|GOMEZ-CHIARRI, MARTA - University Of Rhode Island|
|WARREN, WESLEY - Washington University School Of Medicine|
|GUO, XIMING - Rutgers University|
Submitted to: Fish and Shellfish Immunology
Publication Type: Peer Reviewed Journal
Publication Acceptance Date: 5/6/2015
Publication Date: 5/14/2015
Citation: Gomez-Chiarri, M., Warren, W., Guo, X., Proestou, D.A. 2015. Developing tools for the study of molluscanimmunity: The sequencing of the genome of the eastern oyster, Crassostreavirginica. Fish and Shellfish Immunology. 46(1), pp. 2-4.
Interpretive Summary: The economic and ecological benefits derived from wild and cultured oyster populations have been severely impacted by disease, thereby prompting selective breeding efforts for disease resistance. Gains in desired phenotype through selective breeding could be enhanced and accelerated by marker-assisted selection; however, the genetic mechanism(s) of disease resistance are largely unknown. Therefore, it is necessary to develop new genomic tools and resources that will advance the elucidation of the genetic basis of traits of commercial and ecological interest in oysters as well as facilitate an understanding of the mechanisms involved in adaptation to a changing environment. The purpose of this article is to announce an effort (funded through the USDA NIFA AFRI program) to sequence, assemble, and annotate the eastern oyster genome and invite participation from the expanded oyster research community.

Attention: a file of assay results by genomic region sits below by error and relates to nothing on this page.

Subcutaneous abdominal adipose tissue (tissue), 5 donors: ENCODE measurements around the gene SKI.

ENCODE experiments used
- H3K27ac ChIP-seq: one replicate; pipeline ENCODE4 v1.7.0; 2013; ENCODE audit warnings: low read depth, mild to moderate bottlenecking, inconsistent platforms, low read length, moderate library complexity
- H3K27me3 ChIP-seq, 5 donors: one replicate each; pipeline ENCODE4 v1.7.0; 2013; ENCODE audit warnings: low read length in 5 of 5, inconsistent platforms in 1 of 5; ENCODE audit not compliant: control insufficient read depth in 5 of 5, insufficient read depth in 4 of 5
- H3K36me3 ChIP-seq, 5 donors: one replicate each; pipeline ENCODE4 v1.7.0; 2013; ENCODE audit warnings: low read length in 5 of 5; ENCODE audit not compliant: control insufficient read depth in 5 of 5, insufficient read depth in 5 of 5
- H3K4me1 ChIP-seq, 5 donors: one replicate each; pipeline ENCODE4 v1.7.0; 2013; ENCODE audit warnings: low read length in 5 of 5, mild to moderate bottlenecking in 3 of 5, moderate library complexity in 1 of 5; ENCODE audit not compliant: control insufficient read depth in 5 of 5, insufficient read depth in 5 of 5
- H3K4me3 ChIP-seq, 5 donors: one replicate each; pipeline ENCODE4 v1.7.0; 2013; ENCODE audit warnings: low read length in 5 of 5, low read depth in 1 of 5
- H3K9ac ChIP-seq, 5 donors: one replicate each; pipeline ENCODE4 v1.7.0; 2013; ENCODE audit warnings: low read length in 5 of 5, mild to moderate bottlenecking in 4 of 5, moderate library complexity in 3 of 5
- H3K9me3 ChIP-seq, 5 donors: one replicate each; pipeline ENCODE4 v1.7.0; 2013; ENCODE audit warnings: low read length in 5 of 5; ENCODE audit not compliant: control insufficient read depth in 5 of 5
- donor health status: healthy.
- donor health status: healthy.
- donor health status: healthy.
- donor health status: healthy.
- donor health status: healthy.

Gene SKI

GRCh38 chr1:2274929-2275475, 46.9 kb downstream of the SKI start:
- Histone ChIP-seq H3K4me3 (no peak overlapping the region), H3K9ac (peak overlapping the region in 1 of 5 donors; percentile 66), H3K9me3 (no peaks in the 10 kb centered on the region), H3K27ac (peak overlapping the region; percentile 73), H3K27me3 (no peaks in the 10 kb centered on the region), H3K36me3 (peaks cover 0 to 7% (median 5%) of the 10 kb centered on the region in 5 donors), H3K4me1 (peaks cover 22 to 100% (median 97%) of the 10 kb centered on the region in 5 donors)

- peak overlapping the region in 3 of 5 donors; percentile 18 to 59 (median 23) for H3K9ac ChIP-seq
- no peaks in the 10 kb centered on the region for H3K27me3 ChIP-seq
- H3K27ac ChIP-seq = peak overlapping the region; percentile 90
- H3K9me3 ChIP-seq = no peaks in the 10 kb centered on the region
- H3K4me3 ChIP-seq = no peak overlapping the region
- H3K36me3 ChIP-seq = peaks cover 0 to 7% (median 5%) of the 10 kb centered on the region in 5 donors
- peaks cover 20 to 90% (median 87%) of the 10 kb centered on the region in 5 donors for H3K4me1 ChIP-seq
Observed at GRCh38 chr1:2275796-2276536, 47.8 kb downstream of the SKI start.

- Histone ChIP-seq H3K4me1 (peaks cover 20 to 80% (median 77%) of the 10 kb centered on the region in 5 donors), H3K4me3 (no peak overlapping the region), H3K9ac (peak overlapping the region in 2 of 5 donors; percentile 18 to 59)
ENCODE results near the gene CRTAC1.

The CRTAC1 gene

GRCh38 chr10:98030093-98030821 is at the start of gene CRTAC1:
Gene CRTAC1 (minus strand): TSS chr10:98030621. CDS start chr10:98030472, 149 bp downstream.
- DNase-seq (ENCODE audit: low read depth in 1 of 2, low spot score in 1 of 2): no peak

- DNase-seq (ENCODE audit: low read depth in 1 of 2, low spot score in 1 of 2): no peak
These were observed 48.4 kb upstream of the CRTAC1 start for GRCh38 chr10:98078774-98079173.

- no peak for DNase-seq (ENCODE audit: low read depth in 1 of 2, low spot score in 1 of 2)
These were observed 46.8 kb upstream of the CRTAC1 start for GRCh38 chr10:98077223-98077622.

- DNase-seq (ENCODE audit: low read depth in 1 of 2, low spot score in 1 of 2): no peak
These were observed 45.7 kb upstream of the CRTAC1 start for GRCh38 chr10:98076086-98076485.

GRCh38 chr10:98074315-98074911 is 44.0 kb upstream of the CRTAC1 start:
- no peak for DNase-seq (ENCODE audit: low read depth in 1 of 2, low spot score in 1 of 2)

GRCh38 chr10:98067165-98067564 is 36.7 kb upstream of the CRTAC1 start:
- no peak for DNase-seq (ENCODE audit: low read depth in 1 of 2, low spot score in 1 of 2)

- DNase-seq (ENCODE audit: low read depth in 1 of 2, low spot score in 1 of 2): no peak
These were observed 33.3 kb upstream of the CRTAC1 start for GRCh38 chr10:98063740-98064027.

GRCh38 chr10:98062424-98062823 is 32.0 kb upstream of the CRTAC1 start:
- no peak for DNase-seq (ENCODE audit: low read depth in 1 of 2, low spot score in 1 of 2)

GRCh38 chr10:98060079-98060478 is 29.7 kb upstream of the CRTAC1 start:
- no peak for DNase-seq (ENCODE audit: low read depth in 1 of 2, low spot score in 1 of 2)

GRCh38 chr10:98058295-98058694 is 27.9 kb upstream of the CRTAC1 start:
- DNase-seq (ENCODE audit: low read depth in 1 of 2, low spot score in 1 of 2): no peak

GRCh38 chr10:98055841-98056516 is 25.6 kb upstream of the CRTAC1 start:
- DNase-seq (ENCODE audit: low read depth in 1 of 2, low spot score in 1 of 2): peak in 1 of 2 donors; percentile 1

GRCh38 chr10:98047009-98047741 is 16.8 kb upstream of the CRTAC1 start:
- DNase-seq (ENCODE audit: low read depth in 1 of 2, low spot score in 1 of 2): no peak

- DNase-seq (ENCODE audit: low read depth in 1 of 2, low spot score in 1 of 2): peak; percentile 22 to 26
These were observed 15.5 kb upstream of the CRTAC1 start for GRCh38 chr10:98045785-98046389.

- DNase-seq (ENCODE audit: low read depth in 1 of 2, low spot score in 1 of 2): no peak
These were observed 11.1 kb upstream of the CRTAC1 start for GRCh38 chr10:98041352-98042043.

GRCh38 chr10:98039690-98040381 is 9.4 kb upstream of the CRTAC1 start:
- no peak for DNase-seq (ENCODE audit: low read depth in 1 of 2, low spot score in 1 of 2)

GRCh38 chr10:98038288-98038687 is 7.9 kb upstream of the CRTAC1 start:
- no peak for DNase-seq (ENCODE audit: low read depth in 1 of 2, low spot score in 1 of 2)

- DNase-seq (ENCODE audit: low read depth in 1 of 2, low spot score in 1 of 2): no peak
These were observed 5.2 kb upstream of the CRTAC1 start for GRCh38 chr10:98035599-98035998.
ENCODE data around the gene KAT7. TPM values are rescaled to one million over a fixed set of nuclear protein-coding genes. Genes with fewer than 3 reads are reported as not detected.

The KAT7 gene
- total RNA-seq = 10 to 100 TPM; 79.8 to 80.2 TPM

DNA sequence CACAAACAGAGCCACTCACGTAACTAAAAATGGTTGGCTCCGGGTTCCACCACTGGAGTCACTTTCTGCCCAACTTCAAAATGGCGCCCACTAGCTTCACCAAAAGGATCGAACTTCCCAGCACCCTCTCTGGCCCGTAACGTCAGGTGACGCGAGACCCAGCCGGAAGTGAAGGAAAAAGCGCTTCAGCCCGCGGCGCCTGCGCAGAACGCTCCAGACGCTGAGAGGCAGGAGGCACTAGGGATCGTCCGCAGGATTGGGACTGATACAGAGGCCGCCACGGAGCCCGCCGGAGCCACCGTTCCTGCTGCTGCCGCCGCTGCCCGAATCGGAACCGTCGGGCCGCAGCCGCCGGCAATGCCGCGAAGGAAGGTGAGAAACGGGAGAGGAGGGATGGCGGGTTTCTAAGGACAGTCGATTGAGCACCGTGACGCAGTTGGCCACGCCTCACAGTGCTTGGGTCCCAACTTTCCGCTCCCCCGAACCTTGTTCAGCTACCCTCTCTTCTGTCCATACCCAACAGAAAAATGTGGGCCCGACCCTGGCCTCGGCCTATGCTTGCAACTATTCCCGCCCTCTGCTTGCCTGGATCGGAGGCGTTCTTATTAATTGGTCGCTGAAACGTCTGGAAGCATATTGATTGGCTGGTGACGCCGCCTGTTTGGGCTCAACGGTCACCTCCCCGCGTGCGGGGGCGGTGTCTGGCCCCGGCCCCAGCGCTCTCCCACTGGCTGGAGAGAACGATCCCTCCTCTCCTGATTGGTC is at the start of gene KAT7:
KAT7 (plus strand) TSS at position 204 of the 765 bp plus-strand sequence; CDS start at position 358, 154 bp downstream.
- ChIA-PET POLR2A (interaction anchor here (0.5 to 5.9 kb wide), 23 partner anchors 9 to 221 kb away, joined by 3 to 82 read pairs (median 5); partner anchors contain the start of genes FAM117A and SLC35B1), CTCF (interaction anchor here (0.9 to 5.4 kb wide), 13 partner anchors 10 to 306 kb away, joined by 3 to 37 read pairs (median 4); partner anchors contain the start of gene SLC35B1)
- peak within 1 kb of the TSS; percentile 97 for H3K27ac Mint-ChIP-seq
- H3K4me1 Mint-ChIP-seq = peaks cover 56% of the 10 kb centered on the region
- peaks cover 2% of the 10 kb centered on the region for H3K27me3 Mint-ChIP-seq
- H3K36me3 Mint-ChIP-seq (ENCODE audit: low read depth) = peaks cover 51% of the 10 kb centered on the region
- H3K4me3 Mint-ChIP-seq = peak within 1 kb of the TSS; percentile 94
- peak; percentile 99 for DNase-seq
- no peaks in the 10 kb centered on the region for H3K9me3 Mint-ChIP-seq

Technical Abstract: The eastern or American cupped oyster, Crassostrea virginica, provides important ecological and economical services, making it the target of restoration projects and supporting a significant fishery/aquaculture industry with landings valued at more than $100 million in 2012 in the United States of America. Due to the severe impact of infectious diseases on wild, restored, and cultured populations, the eastern oyster has been the focus of studies on host-pathogen interactions and immunity, as well as the target of selective breeding efforts for disease resistant oyster lines. Despite these efforts, relatively little is known about the genetic basis of resistance to diseases or environmental stress, not only in eastern oyster, but also in other molluscan species of commercial interest worldwide. In order to develop tools and resources to assist in the elucidation of the genomic basis of traits of commercial, biological, and ecological interest in oysters, a team of genome and bioinformatics experts, in collaboration with the oyster research community, is sequencing, assembling, and annotating the first reference genome and transcriptome for the eastern oyster. The reference genome and transcriptomes for the eastern oyster, added to the already available genome and transcriptomes for the Pacific oyster (Crassostrea gigas) and other bivalve species being sequenced, will be an essential resource for the discovery of candidate genes and markers associated with traits of commercial, biological, and ecologic importance in bivalve molluscs, including those related to host-pathogen interactions and immunity.